Panasonic's run of producing the goods when it comes to digital compacts shows no signs of slowing. The Lumix DMC-FX55 is easy to use and reliable, producing consistently sharp, evenly exposed, colourful images -- it's all you could hope for from a pocket snapshot camera
What a great little camera -- you get an excellent zoom range, good image quality and innovative focusing, exposure and ISO technologies that really do make a difference to your shots. It might be a snapshot camera rather than a serious photographic tool, but it's much smarter than the average point-and-clicker
Panasonic does it again with the cracking Lumix DMC-FX500, a point-and-shoot with a great lens, large and responsive touchscreen and a list of features as long as your arm
Panasonic makes some great 10-megapixel compacts, but seems to be struggling to get the best out of its 12-megapixel sensors -- the Lumix DMC-FS25, Lumix DMC-FX40 and Lumix DMC-FT1 all turn out slightly mushy detail. While the FS25 has a good lens and a great control layout, its picture quality is something of a letdown
Smart in both looks and brains, the Panasonic Lumix DMC-FX77 produces some of the best images of any digital compact we've tested over the last couple of months. We're not so keen on the handling as the sleek, trim body is devoid of easy grab points, but it's redeemed by the responsive, easy-to-use touchscreen.
A highly configurable camera that will appeal directly to the more ambitious photographer. Excellent low-light performance, accurate colour reproduction and sharp, noise-free results at even fairly middling sensitivity mean you'll have trouble finding a more flexible, dependable model than the Panasonic Lumix GX1.
The Panasonic Lumix DMC-FX70 is a well-made compact camera that delivers good results within the limits of its sensor, but it's too expensive
Apart from its rather remarkable 5x super-wideangle lens, the Panasonic Lumix DMC-FX40 doesn't have any other obvious selling points that justify its price. But, when you pick it up and use it, you realise you're also getting outstanding design and build quality. It's just a pity the pictures aren't crisper
The Panasonic Lumix DMC-FS30 is a competent compact camera, with an 8x zoom. There's nothing revolutionary about it, but it lets you point, shoot and get decent results with minimal fuss.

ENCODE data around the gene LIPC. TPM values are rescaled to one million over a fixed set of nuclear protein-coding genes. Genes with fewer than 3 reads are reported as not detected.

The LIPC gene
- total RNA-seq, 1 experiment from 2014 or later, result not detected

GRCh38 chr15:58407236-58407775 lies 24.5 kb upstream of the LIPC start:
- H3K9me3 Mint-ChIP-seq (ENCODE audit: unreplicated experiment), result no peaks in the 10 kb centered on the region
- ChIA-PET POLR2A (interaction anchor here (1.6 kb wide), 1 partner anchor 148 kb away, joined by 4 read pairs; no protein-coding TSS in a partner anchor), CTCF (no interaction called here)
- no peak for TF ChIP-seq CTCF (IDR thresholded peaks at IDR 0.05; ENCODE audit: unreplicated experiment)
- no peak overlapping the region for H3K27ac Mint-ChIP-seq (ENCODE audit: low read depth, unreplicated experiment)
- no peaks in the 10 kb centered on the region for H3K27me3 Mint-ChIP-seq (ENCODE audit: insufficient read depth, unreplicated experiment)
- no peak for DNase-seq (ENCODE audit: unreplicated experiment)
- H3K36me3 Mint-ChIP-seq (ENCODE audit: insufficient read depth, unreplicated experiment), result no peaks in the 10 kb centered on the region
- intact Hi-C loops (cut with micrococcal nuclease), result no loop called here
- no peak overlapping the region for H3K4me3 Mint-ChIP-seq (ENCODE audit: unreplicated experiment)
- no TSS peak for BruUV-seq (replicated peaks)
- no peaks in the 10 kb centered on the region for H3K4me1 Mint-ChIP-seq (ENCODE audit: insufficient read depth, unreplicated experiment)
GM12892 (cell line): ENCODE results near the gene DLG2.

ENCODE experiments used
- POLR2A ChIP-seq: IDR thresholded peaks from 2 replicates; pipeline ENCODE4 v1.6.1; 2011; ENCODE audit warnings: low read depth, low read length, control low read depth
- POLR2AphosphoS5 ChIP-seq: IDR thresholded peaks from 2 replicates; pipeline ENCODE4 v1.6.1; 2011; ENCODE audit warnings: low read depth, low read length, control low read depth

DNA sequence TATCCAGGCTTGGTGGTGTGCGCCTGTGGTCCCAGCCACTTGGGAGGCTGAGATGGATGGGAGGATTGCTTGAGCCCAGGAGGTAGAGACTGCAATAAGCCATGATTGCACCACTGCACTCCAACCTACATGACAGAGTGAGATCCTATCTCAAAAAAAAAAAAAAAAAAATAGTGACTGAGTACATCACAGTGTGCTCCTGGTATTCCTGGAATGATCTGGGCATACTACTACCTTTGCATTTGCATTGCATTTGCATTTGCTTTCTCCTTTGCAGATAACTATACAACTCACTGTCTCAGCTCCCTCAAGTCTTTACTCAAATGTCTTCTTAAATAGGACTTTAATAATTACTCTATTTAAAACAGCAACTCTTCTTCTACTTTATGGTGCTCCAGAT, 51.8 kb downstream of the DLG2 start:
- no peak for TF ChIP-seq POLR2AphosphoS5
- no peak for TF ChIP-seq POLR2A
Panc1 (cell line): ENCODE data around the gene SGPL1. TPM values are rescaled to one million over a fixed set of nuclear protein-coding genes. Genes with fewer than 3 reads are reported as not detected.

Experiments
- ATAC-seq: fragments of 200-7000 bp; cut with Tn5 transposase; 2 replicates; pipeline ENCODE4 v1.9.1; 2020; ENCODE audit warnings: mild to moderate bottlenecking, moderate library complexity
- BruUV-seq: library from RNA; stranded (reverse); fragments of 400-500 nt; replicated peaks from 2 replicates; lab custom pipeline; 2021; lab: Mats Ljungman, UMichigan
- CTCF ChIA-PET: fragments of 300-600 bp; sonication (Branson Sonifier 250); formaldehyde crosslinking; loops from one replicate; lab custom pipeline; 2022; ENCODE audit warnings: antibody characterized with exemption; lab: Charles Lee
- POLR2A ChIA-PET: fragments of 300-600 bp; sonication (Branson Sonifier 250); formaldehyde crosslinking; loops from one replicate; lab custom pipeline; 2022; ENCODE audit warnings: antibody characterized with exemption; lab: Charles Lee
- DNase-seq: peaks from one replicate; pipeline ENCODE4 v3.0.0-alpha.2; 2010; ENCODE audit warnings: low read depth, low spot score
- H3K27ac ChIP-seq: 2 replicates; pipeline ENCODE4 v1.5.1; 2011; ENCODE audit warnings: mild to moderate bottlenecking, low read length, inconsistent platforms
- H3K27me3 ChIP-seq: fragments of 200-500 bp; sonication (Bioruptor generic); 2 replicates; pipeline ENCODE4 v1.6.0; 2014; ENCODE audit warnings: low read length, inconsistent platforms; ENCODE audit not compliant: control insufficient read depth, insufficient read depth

Why bother looking at any of Panasonic's other numerous 12-megapixel compacts now that the Lumix DMC-ZX1 is here? It beats the whole lot for zoom range and, from the look of our test shots, image quality too, yet it's no bigger. The DMC-ZX1's only real rivals are the Lumix DMC-TZ6 and DMC-TZ7 superzooms
The Panasonic Lumix DMC-ZX3 is a great little camera if you can ignore the over-the-top tech that the company insists on throwing at its compacts
Despite a few shortcomings, the FZ45 superzoom offers excellent value. It resembles a dSLR put on a hot wash, but it's easier to use and packed full of the latest must-have features. It feels like we've seen much of what's on offer here before, however.
Following hot on the heels of Panasonic's first tough camera, the DMC-FT1, comes the DMC-FT2, which is even more extreme and rugged than before.
The Panasonic DMC-FZ7 is a solid megazoom alternative for beginners and enthusiasts alike.
There's nothing fundamentally wrong with the Lumix G5, but with a lack of "wow"-worthy features, it's just another interchangeable lens camera.
If you want a basic tough camera and can live with its quirks and images, the FT10 is a decent enough choice.
The Panasonic Lumix DMC-LX1 has a broad set of manual controls, image stabilisation, and a wide lens and sensor crammed into a compact package.
While the FX07 may not be as enticing to users who own a similar, but older, shooter, we feel it warrants a quick look to unearth the differences.